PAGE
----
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This Week in Health Care Reform: April 26th, 2019

Visits to the emergency room hit an all-time high, while utilization is found to differ across regions; ad spending by drugmakers undercuts their own defensive posturing; employers’ health care costs increase; and, the economic burden of caring for chronic conditions is projected to worsen.

Week in Review

ER Visits: Earlier this month, the CDC released a new report showing that emergency room (ER) visits reached a record high in 2016.  That year, alone, visits to the ER totaled 145.6 million patients, eclipsing the previous year’s total of 136.9 million.  The growth is significant, as data points to an alarming trend in the prices associated with those visits also going up.  And, one doesn’t need to look far to find examples of how these costs blindside patients.  A separate study examined how utilization patterns differ from region to region.  Published in JAMA, researchers discovered that, over the same study period, the rate of increase for rural ER visits outpaced that observed for urban visits to the ER.  The findings suggest a handful of worry items, including the continued deterioration of the primary care infrastructure in rural communities, worsening disparities for traditionally disadvantaged groups, and greater fragmentation of care.

Rx Ad Spending: Drugmakers have long pointed to their investments in research and development in seeking to justify their pricing determinations.  However, a new report undercuts that defensive posturing by simply drawing attention to just how much the industry spends on advertising.  To wit, pharmaceutical ad spending topped $6.4 billion last year, an increase of 4.8 percent over the previous year.  And, that spending is only projected to continue its upward trajectory as digital advertising for drugs and health care is expected to rise to $10 billion next year.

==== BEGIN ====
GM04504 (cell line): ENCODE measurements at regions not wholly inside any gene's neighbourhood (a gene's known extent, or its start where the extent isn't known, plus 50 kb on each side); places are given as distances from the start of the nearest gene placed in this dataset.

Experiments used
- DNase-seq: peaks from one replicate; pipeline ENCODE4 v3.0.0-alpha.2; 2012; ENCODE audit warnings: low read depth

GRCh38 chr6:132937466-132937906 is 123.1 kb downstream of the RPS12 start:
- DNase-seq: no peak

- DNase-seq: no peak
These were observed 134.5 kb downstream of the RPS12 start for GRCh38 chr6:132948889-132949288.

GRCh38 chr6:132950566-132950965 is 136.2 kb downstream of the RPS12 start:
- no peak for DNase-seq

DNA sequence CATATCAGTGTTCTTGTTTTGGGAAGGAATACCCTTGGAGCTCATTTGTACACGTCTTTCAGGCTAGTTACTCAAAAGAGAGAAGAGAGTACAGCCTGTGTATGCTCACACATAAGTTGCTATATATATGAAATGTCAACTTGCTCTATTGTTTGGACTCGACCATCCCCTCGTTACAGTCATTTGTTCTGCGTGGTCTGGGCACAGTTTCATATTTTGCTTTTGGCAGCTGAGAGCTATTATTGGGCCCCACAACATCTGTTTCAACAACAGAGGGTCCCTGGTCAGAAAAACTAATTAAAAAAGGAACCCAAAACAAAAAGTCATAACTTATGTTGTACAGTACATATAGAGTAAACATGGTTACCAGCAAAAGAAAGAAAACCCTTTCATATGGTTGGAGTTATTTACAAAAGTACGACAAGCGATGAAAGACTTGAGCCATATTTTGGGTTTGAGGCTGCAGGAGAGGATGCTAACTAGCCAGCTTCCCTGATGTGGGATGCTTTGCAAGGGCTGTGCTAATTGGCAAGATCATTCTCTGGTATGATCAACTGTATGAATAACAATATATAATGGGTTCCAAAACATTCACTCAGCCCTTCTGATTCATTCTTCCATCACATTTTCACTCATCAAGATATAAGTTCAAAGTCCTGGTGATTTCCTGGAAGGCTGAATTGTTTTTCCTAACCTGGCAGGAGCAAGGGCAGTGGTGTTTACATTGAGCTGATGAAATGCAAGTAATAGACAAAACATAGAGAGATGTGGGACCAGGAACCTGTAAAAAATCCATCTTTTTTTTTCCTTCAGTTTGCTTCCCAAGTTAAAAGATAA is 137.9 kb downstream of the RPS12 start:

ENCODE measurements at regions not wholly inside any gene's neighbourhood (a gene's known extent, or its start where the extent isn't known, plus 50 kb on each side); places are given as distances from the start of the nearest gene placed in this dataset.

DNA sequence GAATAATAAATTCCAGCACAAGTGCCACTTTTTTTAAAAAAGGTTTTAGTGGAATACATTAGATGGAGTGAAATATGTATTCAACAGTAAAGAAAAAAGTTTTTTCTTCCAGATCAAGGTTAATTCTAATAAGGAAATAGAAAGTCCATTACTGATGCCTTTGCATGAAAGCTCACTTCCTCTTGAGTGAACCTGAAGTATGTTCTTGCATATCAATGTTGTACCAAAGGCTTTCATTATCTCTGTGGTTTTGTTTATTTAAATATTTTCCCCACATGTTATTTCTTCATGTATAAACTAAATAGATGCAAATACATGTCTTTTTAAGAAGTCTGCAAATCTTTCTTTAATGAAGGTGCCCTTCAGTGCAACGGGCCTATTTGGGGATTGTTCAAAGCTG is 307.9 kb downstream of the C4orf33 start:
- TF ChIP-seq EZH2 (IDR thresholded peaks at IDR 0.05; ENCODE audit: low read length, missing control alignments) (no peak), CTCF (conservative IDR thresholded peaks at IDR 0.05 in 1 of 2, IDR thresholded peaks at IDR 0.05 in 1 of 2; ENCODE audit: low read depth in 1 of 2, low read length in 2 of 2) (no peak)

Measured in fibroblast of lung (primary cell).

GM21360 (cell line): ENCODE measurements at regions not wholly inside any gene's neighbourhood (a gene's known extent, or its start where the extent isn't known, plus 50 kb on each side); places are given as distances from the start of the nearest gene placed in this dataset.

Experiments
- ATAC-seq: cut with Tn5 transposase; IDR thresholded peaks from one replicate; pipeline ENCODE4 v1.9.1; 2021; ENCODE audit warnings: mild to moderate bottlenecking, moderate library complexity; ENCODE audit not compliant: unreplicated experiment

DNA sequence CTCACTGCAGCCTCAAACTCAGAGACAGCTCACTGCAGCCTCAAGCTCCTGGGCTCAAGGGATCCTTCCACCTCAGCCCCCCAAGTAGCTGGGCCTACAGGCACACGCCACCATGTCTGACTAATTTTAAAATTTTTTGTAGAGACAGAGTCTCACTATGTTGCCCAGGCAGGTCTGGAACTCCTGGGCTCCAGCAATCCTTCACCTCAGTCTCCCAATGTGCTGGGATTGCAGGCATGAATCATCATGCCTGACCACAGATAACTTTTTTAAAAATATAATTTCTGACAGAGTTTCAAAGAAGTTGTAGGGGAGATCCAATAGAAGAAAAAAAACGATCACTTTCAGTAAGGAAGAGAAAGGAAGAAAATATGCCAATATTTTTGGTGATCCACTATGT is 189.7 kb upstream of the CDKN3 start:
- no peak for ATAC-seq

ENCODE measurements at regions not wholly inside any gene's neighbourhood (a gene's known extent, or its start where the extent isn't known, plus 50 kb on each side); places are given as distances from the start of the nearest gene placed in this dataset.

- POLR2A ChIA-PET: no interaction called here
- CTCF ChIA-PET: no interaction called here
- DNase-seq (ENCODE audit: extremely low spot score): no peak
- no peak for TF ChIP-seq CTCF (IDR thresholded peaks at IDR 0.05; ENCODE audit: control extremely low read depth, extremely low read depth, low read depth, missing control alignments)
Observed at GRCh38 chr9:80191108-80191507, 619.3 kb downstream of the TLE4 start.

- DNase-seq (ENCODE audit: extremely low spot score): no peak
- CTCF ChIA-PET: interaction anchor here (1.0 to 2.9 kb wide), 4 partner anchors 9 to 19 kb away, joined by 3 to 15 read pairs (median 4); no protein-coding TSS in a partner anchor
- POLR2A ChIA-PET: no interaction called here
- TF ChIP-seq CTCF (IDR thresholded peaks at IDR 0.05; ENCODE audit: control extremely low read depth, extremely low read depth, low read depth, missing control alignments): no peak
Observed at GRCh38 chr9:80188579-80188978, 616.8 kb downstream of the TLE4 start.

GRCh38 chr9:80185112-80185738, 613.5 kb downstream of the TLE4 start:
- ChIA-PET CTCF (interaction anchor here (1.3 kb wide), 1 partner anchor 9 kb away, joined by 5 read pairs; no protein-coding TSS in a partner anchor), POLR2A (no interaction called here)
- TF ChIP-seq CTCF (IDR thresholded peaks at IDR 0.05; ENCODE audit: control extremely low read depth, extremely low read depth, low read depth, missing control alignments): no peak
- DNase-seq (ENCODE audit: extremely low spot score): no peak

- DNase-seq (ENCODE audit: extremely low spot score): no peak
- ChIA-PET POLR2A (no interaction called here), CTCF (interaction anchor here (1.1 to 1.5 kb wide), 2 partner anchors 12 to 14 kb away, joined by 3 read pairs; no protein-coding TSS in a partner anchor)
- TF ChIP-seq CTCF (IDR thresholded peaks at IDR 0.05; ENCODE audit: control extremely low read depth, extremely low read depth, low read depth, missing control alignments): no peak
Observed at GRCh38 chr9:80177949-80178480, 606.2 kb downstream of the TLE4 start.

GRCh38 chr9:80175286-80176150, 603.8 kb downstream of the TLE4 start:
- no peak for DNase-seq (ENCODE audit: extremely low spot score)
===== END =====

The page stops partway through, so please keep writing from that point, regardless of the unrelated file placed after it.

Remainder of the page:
Employer Costs: People with health coverage through their employers represent the largest insured population in the country.  This group also saw an increase in health care spending of 44 percent from 2007 to 2016, according to data released last year.  Separate projections of employer costs point to a worsening of this trend over the next decade.  Experts warn that these costs will eventually impact economic growth.  They go on to point out that, as health care costs across the system continue to rise, some areas will feel the effects more than others, like for example, private insurance.  Hospitals get paid more from private insurance than they do from Medicare and Medicaid.  As a result, they charge private plans higher prices to make up the difference.  That shortfall will only be exacerbated in the coming years as more workers retire, transitioning off their employer-sponsored plans and into the Medicare program, creating further pressure on hospitals to make up that revenue through price increases on private coverage

Chronic Conditions:
The economic burden of treating chronic conditions in the U.S. – such as diabetes, arthritis, and heart disease – has reached “unparalleled” levels, according to a new analysis.  The direct costs associated with treatment of these conditions now stands at approximately $1.1 trillion.  Those expenses reflect the cost of hospital visits, pharmaceuticals, and medical devices.  However, when the indirect costs – namely, diminished productivity, early retirement, and premature mortality – are added to that figure, the total jumps to about $3.8 trillion – or, nearly one-fifth of overall GDP.  Worryingly, the aging of the population coupled with the rise in the prevalence of chronic conditions, puts these costs on a pace to double within 30 years.      

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